Royal Irish ‘family’ gathers to remember its fallen
The Royal Irish Regiment ‘family,’ including serving members and relatives of those who have served in the past, gathered in their hundreds in Belfast Cathedral for a poignant Service of Remembrance on November 4.
The Regiment meets each year to remember all of those who have died, whether in action or of natural causes. In attendance on Sunday afternoon were all ranks of the Regiment and a large number of veterans and bereaved families.
Special guests included Brigadier Colin Weir DSO MBE, the Colonel of the Regiment, and Her Majesty’s Lord Lieutenant for the City of Belfast, Mrs Fionnuala Jay–O’Boyle.
The service of Choral Evensong was led by the Dean of Belfast, the Very Rev Stephen Forde, and featured the Cathedral Choir conducted by Master of the Choristers David Stevens, with organ scholar Jack Wilson playing the organ. There was also music from the Band of The Royal Irish Regiment.
Lessons were read by Brigadier Weir and Lieutenant Colonel PJ Walkley, Commanding Officer, 2nd Battalion The Royal Irish Regiment.
The Rev Dr I Thompson, Honorary Chaplain to the Regiment, led an Act of Remembrance which included the Last Post, Reveille and the laying of wreaths by a representative of each of the antecedent and foundation Regiments which form the Royal Irish Regiment family. A wreath was also laid by the Colonel of the Regiment.
Following a tribute by a piper, Colonel HK McAllister, Honorary Colonel, 2nd Battalion, quoted the Ode of Remembrance.
In his sermon, Archbishop Clarke spoke of human dignity in the context of remembrance and the reality of hope and peace through following and experiencing the presence of Jesus Christ.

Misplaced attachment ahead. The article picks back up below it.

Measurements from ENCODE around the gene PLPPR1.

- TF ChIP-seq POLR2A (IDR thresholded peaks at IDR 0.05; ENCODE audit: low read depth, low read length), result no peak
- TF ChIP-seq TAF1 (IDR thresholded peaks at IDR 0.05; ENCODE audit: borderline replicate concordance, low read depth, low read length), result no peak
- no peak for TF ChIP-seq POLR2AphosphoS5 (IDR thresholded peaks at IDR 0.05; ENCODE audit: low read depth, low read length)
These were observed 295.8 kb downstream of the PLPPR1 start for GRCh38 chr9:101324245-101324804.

Taking his theme from the regimental motto – ‘Clear the Way/Fág an Bealach’ – the Archbishop highlighted its resonance with swords being beaten into ploughshares and spears into pruning hooks.
“This was the honest hope of many who volunteered to fight in the First World War, that this was a war that would destroy war for all time,” the Archbishop said.
He recalled how the war poet Wilfred Owen, who was killed in action that day [November 4] exactly 100 years previously, affirmed humanity even in the midst of the war that would claim his life.
The Archbishop said the peace of God in Christ is about ‘the living presence of unequivocal goodness and of a clear integrity, not simply the absence of what is malicious and destructive.’
He added: “It is surely only in the light of knowing that we are, each one of us, loved totally by God in Christ that you and I can ever hope to reach to the full capacity to which God calls us, to love and care for all those we encounter.”
The Archbishop of Armagh’s full sermon is available here
Visit the Cathedral’s photo album here.